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It’s Chinese billions for Africa

From the time Xi Jinping assumed the presidency, almost a quarter of the hundreds of thousands of web pages, domains, encrypted sites, online searches and IP addresses in China were blocked. File picture: AP Photo/Andy Wong

From the time Xi Jinping assumed the presidency, almost a quarter of the hundreds of thousands of web pages, domains, encrypted sites, online searches and IP addresses in China were blocked. File picture: AP Photo/Andy Wong

Published Dec 4, 2015

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#Focac: Johannesburg - Chinese President Xi Jinping is due to make monumental announcements at the opening ceremony of the Forum on China-Africa Co-operation (Focac) in Sandton today.

It is expected that he will announce a minimum of $50 billion (R719 billion) in development financing for the continent.

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The package of new measures is likely to include concessionary finance; the financing of development projects in infrastructure, health, manufacturing and industrialisation; the modernisation of agriculture; and human resource development through training opportunities and scholarships.

Chinese Foreign Minister Wang Yi has called the second Focac summit a “pace setter in co-operation and a model of South-South co-operation”.

Wang addressed foreign ministers from virtually every African state gathered at the Department of International Relations and Co-operation yesterday. Only Burkino Faso, Sao Tome and Swaziland did not participate in the deliberations as full members of Focac given their relations with Taiwan.

Raising expectations, Wang referred to the gathering of his government with African leaders as historic, which would help African people to ensure prosperity on the continent.

Despite the economic slowdown in the People’s Republic of China, which is described as “the new normal”, the country is expected to import commodities worth $10 trillion from Africa over the next five years.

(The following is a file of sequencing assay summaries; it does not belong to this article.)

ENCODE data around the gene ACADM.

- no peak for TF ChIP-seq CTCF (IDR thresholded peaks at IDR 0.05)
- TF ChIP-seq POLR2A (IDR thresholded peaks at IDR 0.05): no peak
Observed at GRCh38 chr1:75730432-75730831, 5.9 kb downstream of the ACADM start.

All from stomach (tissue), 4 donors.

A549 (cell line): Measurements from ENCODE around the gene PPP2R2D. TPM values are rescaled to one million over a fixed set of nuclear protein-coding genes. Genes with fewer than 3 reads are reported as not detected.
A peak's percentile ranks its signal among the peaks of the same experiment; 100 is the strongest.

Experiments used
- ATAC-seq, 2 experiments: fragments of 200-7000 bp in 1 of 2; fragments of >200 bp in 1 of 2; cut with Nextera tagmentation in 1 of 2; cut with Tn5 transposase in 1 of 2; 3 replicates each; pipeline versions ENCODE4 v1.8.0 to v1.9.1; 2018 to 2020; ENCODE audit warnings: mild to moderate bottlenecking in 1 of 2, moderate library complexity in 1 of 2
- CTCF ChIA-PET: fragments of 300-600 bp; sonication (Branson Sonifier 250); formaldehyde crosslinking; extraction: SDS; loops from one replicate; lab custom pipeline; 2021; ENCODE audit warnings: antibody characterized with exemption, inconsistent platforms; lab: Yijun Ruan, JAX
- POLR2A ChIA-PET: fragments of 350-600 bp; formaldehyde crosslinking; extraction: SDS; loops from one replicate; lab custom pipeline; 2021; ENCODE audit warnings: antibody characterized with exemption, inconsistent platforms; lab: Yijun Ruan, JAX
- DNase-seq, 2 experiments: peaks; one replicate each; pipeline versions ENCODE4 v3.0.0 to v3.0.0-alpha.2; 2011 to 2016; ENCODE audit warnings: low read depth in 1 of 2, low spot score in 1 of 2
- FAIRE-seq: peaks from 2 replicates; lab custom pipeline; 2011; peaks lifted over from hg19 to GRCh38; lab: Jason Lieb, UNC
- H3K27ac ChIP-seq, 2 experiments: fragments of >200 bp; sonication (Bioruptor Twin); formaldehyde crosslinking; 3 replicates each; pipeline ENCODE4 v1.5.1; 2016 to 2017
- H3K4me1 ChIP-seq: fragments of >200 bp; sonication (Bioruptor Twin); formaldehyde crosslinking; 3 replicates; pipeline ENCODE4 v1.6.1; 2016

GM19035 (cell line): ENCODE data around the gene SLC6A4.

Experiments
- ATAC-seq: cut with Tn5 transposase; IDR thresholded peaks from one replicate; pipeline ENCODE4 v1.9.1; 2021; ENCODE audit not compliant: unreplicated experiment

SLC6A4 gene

Trade between China and Africa has exploded over the past 15 years since Focac was established, with trade volumes going from $10bn in 2000 to $220bn. The summit is expected to map out a blueprint for China-Africa co-operation.

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In her opening remarks at the ministerial meeting, Minister of International Relations and Co-operation Maite Nkoana-Mashabane made particular reference to the fact that Xi previously announced that his government would provide $100m to support the operationalisation of the African Standby Force and the African Capacity for Immediate Response to Crises.

Such financial assistance is of critical importance in empowering Africa to solve its own crises through a rapid response capability. Since the 1994 genocide in Rwanda, African leaders have called for the creation of an African rapid response force to intervene in order to prevent war crimes and gross violations of human rights. While the training of such a force has been ongoing, the unresolved issue has continued to be where the financing would come from.

The funding of the African Standby Force is also key to China’s national interests and forms part of the “win-win co-operation” that Wang referred to.

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China seeks to protect its investments in African conflict zones and its investments in major development and infrastructure projects. The stabilisation of the continent is a key component of success.

China is the largest contributor to UN peacekeeping forces on the continent among the permanent members of the UN Security Council, with 30 000 people deployed. China is becoming increasingly active in conflict-resolution efforts.

The interest of China in African peacemaking is a fairly new development welcomed by African leaders, which respect China for not interfering in their internal political affairs or attaching conditions.

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